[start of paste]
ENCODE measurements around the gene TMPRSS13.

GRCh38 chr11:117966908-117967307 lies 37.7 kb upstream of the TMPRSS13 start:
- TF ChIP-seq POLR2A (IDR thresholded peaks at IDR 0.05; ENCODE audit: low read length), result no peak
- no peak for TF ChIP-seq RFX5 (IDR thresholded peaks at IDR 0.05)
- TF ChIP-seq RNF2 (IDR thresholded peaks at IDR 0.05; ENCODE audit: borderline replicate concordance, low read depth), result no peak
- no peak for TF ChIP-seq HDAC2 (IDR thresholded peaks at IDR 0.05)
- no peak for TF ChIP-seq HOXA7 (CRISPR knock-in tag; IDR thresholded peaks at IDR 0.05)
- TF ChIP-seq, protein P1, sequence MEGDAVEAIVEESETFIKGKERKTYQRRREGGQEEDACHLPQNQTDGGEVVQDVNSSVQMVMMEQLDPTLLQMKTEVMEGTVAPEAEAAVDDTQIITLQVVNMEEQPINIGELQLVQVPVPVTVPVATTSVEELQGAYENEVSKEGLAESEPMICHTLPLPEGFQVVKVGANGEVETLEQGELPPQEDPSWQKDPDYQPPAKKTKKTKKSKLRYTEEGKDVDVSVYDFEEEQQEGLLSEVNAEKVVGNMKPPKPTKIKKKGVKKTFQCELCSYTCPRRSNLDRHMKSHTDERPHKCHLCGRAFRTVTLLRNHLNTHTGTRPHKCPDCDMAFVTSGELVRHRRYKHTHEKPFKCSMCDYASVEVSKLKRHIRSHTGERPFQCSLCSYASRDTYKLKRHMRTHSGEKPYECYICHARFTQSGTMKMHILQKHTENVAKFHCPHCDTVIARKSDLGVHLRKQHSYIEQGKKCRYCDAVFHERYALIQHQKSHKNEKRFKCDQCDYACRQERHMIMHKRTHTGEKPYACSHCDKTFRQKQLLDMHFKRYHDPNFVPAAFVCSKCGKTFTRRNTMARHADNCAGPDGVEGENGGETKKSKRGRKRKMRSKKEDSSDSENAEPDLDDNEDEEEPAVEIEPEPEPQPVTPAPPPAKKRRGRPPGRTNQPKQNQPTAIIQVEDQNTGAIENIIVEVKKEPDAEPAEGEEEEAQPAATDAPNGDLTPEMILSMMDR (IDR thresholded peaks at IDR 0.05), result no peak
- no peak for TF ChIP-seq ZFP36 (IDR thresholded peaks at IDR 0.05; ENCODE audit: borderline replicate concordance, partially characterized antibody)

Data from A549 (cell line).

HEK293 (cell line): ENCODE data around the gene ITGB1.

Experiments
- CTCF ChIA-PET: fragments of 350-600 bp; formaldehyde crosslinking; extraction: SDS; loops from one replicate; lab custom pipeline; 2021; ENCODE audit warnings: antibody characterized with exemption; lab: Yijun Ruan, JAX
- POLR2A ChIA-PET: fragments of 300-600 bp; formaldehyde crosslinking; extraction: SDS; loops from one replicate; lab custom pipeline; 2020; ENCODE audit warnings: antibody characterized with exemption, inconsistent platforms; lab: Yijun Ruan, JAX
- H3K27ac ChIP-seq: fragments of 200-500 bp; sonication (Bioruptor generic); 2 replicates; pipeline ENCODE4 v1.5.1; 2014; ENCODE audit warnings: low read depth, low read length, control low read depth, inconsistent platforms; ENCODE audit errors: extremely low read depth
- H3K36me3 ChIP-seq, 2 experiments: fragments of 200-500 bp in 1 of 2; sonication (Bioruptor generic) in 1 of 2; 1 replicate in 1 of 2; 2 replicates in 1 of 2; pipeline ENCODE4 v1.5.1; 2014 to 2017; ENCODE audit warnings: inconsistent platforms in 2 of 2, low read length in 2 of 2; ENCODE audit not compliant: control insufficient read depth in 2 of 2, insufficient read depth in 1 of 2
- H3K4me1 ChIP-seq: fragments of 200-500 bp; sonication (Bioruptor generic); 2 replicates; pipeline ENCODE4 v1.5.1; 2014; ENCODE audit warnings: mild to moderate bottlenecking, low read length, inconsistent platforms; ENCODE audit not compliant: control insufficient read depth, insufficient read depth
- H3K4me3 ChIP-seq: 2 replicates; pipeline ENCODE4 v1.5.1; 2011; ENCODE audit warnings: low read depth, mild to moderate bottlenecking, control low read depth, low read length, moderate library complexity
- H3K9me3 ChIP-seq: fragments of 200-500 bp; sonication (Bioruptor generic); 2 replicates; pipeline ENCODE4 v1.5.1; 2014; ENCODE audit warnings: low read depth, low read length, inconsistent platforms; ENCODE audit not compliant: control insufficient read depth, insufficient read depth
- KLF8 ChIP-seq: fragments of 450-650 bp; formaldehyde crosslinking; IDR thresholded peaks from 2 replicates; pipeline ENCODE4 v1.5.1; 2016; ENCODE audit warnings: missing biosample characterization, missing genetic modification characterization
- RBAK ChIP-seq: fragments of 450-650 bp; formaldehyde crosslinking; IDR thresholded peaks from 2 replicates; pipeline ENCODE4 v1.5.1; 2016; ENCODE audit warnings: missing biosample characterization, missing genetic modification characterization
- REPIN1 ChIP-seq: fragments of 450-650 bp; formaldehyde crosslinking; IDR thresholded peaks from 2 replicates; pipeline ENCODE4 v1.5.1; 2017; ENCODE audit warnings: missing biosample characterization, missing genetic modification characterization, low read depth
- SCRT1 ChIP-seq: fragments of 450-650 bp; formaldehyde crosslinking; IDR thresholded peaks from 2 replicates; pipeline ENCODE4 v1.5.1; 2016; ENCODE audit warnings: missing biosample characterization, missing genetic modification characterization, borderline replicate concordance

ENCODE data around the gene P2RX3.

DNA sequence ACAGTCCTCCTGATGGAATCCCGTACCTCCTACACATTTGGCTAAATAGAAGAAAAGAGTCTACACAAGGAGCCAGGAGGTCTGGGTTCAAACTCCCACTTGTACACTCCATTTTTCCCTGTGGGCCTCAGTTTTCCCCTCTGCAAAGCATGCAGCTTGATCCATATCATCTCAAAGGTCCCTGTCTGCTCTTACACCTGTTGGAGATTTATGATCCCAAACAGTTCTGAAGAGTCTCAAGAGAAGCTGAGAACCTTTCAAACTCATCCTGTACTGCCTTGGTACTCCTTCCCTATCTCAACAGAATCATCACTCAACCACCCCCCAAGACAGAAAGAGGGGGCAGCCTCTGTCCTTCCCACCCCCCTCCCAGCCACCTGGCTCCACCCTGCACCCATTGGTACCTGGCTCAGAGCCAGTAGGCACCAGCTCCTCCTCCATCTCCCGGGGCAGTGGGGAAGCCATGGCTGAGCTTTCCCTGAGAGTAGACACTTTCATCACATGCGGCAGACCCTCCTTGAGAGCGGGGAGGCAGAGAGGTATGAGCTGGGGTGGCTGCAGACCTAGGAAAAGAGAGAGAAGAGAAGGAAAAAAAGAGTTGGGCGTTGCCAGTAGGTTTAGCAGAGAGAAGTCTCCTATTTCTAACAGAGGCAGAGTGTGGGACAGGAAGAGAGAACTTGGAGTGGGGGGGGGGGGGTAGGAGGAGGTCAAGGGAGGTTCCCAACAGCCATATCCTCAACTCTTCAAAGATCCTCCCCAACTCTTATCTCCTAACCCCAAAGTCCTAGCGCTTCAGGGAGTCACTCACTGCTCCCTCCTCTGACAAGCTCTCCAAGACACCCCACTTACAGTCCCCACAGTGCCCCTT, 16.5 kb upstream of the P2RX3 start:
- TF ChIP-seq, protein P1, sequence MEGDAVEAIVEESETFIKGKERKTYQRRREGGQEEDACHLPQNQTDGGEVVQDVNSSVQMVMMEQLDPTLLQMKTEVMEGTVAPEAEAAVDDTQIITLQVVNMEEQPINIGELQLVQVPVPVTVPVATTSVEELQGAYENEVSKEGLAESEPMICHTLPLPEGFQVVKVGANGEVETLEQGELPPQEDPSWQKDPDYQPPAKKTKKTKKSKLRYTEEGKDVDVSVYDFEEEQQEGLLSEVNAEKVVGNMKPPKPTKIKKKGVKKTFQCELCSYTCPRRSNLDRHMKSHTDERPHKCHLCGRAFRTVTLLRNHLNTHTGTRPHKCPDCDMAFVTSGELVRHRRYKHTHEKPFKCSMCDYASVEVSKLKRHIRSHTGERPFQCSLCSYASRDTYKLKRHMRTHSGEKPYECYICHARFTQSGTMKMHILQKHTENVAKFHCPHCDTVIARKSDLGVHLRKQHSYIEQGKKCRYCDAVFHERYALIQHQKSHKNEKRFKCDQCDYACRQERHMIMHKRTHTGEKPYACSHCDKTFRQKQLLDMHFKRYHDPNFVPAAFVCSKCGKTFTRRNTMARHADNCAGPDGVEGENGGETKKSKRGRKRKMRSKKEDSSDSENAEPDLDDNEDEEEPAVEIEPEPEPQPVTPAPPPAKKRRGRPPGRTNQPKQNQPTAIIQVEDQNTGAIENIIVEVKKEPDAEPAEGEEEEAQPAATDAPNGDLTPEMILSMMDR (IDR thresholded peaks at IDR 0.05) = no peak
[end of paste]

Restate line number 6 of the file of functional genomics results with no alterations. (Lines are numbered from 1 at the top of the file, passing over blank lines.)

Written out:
- no peak for TF ChIP-seq HDAC2 (IDR thresholded peaks at IDR 0.05)